September 27, 2011

New Library Technologies Dispense With Librarians

Do you want to know what technology can do for libraries, patrons ... and librarians? Please, read this article.


Posted by mnguessan at 03:34 PM | Comments (1)

August 25, 2008

If you read a story online is it the same as reading a book?

When you sit down to read the newspaper is it online or is it paper? If you want to read a story do you grab your favorite book, or do you go online? After reading the article, feel free to post your thoughts/comments.

Literacy Debate: Online, R U Really Reading? is the first in a series of articles to explore this topic. To read this article follow the go to:

RICH, MOTOKO (July 27, 2008). Literacy Debate: Online, R U Really Reading?. The New York Times, Retrieved August 13, 2008, from

Posted by d-nadler at 11:54 AM | Comments (0)

April 12, 2007

Kurt Vonnegut, Counterculture’s Novelist, Dies

New York Times
Published: April 12, 2007

Kurt Vonnegut, whose dark comic talent and urgent moral vision in novels like “Slaughterhouse-Five,” “Cat’s Cradle” and “God Bless You, Mr. Rosewater” caught the temper of his times and the imagination of a generation, died last night in Manhattan. He was 84 and had homes in Manhattan and in Sagaponack on Long Island.
Read the complete Obituary.

Read books by Kurt Vonnegut:

Breakfast of champions; or, Goodbye blue Monday! By Kurt Vonnegut, Jr. With drawings by the author.
PS3572.O5 B71973

Cat’s cradle / Kurt Vonnegut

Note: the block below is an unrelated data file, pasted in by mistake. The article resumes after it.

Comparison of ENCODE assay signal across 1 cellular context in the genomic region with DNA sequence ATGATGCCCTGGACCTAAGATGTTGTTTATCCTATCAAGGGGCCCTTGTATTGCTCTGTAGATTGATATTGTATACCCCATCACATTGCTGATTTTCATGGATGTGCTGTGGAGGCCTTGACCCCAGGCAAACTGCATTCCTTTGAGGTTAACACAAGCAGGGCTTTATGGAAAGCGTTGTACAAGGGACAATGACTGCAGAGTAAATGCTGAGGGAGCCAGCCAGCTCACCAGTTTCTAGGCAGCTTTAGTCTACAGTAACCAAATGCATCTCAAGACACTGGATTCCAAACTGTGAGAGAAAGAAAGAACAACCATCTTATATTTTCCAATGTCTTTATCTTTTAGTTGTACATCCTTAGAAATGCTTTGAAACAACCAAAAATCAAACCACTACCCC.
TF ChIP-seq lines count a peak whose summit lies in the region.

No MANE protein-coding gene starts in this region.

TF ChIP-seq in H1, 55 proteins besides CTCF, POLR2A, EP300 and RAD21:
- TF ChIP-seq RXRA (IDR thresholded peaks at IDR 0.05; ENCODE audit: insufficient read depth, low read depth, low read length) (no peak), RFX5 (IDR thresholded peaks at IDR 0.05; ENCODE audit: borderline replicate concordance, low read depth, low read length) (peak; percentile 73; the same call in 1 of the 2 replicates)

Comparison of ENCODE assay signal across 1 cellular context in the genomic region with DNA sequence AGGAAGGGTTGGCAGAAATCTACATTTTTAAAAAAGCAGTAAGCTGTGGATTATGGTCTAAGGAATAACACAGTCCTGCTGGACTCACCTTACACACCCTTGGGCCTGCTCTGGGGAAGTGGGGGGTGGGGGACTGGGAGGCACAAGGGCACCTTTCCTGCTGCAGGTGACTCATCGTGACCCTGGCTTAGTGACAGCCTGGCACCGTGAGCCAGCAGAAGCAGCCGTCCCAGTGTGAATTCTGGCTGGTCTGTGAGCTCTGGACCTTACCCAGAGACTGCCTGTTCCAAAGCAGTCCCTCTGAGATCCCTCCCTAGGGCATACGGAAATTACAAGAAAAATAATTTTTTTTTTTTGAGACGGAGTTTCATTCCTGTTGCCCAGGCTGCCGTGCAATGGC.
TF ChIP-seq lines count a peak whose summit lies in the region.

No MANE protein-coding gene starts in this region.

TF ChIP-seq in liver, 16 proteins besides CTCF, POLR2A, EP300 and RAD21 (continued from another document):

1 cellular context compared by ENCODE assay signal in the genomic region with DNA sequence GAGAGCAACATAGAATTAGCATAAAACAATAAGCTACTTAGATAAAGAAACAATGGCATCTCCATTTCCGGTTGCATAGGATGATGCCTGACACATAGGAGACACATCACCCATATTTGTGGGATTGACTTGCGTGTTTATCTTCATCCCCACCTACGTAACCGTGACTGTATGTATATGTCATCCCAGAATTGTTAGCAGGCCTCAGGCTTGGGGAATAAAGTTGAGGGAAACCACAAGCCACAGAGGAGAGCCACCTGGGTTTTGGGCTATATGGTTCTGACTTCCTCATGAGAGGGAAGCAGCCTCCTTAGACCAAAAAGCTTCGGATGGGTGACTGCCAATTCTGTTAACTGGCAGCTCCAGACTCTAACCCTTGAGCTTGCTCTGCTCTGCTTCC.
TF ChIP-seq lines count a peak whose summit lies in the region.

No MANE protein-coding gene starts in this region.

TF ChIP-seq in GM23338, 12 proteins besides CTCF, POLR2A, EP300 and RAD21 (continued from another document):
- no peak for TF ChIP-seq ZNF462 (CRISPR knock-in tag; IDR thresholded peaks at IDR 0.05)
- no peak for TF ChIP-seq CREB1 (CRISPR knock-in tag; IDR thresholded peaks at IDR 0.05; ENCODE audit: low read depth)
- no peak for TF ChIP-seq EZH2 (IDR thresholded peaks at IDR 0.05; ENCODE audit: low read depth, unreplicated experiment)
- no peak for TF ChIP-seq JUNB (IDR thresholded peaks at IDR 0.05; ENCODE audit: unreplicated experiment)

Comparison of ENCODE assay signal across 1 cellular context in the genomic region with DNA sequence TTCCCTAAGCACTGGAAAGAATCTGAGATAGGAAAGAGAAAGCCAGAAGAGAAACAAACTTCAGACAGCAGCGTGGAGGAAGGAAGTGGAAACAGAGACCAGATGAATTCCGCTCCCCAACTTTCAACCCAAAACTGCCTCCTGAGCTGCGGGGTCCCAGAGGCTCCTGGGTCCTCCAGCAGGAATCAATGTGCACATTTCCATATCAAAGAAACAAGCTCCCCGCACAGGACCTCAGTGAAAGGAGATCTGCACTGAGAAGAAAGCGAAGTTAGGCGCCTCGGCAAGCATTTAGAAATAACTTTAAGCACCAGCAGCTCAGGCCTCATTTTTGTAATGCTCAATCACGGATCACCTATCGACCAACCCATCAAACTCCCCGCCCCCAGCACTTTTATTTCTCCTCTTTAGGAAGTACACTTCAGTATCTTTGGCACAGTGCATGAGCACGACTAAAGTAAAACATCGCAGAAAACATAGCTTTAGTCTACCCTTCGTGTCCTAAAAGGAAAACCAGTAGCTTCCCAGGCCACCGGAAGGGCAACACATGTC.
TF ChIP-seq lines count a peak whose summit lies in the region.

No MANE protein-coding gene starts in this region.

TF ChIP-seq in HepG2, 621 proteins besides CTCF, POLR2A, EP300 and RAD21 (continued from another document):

PS3572.O5 C3 1998

To find more books written by Kurt Vonnegut, search the Library Catalog.

Posted by d-nadler at 01:34 PM | Comments (0)

August 07, 2006

The Artificial Prison of the Human Mind


The Artificial Prison of the Human Mind
Posted by Daniel Lew on April 21st, 2006 at 8:29 pm

Photo courtesy Philip G. ZimbardoIn 1963 1971, a study about prisons was funded by the U.S. Navy to try to better understand problems in the Marine Corps.' prisons. The study was run by a group of researchers at Stanford, led by psychologist Philip G. Zimbardo. The idea was to create a controlled environment in the Stanford halls to simulate a prison. There would be participants recruited to play both the prisoners and the guards, and the experiment would last for two weeks.

Read the complete article.

Posted by d-nadler at 04:54 PM | Comments (0)

July 03, 2006

U.S. Consumer Product Safety Commission

Just in time for the 4th of July, the U.S Consumer Product Saftey Commission has the following fireworks safety tips:

Never allow young children to play with or ignite fireworks.
Make sure fireworks are legal in your area before buying or using them.
Avoid buying fireworks that come in brown, paper packaging, as this can often be a sign that the fireworks were made for the professional shows and could pose a danger to consumers.
Adults should always supervise fireworks activities. Parents often don’t realize that there are more injuries from sparklers to children under five than from any other type of fireworks. Sparklers burn at temperatures of about 2,000 degrees – hot enough to melt some metals. Never have any portion of your body directly over a fireworks device when lighting the fuse. Move back a safe distance immediately after lighting.